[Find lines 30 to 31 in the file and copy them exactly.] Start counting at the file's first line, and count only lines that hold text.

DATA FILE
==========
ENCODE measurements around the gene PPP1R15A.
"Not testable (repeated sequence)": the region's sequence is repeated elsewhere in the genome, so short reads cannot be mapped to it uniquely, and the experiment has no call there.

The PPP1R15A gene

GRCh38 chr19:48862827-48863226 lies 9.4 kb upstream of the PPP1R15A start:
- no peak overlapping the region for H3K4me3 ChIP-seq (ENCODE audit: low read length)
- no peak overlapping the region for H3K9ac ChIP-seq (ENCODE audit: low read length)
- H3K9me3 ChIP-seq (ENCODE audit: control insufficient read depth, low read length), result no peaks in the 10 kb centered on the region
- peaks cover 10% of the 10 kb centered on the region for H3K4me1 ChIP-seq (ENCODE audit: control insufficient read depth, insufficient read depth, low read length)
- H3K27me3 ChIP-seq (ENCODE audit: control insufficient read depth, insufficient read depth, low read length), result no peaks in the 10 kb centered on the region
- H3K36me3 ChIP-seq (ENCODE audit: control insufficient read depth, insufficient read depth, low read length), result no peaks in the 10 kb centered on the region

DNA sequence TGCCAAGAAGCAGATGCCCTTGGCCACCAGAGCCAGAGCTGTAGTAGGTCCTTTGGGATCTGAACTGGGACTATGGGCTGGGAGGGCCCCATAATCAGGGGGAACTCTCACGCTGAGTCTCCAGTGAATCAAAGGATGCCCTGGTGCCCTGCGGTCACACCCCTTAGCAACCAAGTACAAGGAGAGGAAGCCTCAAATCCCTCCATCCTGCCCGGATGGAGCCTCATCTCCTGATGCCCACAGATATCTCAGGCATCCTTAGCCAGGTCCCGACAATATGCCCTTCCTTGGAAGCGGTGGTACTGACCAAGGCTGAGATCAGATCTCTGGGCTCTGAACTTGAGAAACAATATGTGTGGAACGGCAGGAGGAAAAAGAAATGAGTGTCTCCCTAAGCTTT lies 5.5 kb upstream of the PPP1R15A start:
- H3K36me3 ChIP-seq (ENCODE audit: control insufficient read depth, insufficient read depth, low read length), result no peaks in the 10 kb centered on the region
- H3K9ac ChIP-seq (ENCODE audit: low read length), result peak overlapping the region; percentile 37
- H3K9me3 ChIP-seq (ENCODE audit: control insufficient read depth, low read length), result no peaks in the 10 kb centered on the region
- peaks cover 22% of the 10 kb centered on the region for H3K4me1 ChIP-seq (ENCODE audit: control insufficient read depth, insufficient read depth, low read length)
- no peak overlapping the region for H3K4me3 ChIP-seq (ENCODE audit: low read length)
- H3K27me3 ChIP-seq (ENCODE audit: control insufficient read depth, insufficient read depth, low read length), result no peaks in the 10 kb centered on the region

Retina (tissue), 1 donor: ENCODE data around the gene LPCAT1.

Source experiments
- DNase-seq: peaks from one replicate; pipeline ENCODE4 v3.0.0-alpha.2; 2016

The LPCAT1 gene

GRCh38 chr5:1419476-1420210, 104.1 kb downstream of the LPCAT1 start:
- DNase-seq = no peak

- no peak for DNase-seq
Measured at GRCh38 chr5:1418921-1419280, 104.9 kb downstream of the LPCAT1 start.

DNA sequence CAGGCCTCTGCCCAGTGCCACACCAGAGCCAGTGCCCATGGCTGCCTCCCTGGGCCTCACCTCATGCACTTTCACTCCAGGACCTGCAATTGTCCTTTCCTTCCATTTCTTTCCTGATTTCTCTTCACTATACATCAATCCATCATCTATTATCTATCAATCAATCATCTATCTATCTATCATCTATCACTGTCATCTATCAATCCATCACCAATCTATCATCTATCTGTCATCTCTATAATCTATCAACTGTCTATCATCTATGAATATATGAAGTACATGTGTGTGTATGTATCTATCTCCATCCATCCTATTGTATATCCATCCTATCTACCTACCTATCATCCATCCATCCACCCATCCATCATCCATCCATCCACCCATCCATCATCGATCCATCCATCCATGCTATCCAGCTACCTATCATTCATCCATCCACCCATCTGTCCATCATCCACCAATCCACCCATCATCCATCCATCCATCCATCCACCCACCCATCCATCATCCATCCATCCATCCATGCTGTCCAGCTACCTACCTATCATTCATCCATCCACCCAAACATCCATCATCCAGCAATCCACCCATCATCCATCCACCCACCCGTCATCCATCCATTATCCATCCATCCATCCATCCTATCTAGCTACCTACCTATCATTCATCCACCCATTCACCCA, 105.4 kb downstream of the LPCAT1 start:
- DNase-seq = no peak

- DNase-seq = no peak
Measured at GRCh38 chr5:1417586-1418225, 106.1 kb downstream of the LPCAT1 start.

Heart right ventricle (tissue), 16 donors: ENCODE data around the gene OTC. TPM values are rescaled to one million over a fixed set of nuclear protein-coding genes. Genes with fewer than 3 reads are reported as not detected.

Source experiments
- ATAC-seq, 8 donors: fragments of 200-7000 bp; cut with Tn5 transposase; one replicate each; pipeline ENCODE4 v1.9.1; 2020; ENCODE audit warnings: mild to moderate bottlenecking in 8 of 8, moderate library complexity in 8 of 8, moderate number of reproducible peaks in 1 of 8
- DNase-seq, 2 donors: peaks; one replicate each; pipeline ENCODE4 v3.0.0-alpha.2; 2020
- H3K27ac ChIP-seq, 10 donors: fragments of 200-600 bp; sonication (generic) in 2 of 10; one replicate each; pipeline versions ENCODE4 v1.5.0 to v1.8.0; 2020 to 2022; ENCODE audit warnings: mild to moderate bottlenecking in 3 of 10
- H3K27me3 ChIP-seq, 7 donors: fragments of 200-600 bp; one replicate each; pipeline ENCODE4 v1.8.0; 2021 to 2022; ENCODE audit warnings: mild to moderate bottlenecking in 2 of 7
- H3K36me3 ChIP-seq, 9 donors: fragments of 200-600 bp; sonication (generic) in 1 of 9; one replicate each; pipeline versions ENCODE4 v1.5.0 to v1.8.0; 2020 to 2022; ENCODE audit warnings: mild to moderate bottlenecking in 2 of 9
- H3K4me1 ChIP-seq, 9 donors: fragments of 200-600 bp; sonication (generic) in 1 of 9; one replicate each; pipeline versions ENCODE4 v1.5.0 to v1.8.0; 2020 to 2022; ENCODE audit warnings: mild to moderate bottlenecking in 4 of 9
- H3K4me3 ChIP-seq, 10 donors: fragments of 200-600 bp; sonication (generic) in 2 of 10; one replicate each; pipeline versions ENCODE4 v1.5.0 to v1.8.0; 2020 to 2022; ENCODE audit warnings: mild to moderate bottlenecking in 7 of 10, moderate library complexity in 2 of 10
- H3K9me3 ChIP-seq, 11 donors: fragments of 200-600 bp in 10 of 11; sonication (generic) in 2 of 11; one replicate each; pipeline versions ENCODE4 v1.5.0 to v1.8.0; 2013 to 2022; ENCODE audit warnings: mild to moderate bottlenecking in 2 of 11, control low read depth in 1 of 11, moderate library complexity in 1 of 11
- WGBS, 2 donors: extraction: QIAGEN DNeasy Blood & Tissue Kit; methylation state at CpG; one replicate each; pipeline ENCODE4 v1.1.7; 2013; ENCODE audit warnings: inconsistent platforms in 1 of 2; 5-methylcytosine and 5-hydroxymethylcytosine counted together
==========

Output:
Heart right ventricle (tissue), 16 donors: ENCODE data around the gene OTC. TPM values are rescaled to one million over a fixed set of nuclear protein-coding genes. Genes with fewer than 3 reads are reported as not detected.

Source experiments